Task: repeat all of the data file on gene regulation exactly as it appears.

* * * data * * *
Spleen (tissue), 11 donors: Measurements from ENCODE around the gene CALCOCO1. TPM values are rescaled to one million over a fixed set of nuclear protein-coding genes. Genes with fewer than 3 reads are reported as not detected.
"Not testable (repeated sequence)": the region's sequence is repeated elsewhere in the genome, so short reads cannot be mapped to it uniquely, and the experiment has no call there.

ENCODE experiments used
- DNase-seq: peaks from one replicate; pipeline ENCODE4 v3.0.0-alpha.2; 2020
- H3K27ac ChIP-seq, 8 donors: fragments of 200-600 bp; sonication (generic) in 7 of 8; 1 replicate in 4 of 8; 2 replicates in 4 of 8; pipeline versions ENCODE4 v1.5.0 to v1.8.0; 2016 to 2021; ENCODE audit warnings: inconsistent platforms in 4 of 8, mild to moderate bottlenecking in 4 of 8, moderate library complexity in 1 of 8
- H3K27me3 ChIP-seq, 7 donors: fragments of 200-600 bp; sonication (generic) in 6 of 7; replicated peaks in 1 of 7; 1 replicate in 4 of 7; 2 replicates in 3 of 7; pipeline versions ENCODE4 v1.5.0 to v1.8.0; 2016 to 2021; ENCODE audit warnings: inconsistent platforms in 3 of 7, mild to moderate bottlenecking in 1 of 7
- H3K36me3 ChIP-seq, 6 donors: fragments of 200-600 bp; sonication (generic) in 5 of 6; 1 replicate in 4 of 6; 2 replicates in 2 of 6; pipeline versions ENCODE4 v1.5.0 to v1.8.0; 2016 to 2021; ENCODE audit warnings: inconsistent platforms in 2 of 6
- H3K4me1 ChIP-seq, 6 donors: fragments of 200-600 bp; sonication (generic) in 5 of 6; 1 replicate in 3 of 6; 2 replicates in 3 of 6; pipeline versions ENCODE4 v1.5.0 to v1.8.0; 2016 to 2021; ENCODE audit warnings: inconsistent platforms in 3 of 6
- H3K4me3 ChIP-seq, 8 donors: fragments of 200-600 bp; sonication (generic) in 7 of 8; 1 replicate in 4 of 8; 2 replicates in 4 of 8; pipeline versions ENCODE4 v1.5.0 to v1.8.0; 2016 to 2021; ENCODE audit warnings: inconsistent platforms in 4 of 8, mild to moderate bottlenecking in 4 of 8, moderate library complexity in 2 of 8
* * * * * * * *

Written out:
Spleen (tissue), 11 donors: Measurements from ENCODE around the gene CALCOCO1. TPM values are rescaled to one million over a fixed set of nuclear protein-coding genes. Genes with fewer than 3 reads are reported as not detected.
"Not testable (repeated sequence)": the region's sequence is repeated elsewhere in the genome, so short reads cannot be mapped to it uniquely, and the experiment has no call there.

ENCODE experiments used
- DNase-seq: peaks from one replicate; pipeline ENCODE4 v3.0.0-alpha.2; 2020
- H3K27ac ChIP-seq, 8 donors: fragments of 200-600 bp; sonication (generic) in 7 of 8; 1 replicate in 4 of 8; 2 replicates in 4 of 8; pipeline versions ENCODE4 v1.5.0 to v1.8.0; 2016 to 2021; ENCODE audit warnings: inconsistent platforms in 4 of 8, mild to moderate bottlenecking in 4 of 8, moderate library complexity in 1 of 8
- H3K27me3 ChIP-seq, 7 donors: fragments of 200-600 bp; sonication (generic) in 6 of 7; replicated peaks in 1 of 7; 1 replicate in 4 of 7; 2 replicates in 3 of 7; pipeline versions ENCODE4 v1.5.0 to v1.8.0; 2016 to 2021; ENCODE audit warnings: inconsistent platforms in 3 of 7, mild to moderate bottlenecking in 1 of 7
- H3K36me3 ChIP-seq, 6 donors: fragments of 200-600 bp; sonication (generic) in 5 of 6; 1 replicate in 4 of 6; 2 replicates in 2 of 6; pipeline versions ENCODE4 v1.5.0 to v1.8.0; 2016 to 2021; ENCODE audit warnings: inconsistent platforms in 2 of 6
- H3K4me1 ChIP-seq, 6 donors: fragments of 200-600 bp; sonication (generic) in 5 of 6; 1 replicate in 3 of 6; 2 replicates in 3 of 6; pipeline versions ENCODE4 v1.5.0 to v1.8.0; 2016 to 2021; ENCODE audit warnings: inconsistent platforms in 3 of 6
- H3K4me3 ChIP-seq, 8 donors: fragments of 200-600 bp; sonication (generic) in 7 of 8; 1 replicate in 4 of 8; 2 replicates in 4 of 8; pipeline versions ENCODE4 v1.5.0 to v1.8.0; 2016 to 2021; ENCODE audit warnings: inconsistent platforms in 4 of 8, mild to moderate bottlenecking in 4 of 8, moderate library complexity in 2 of 8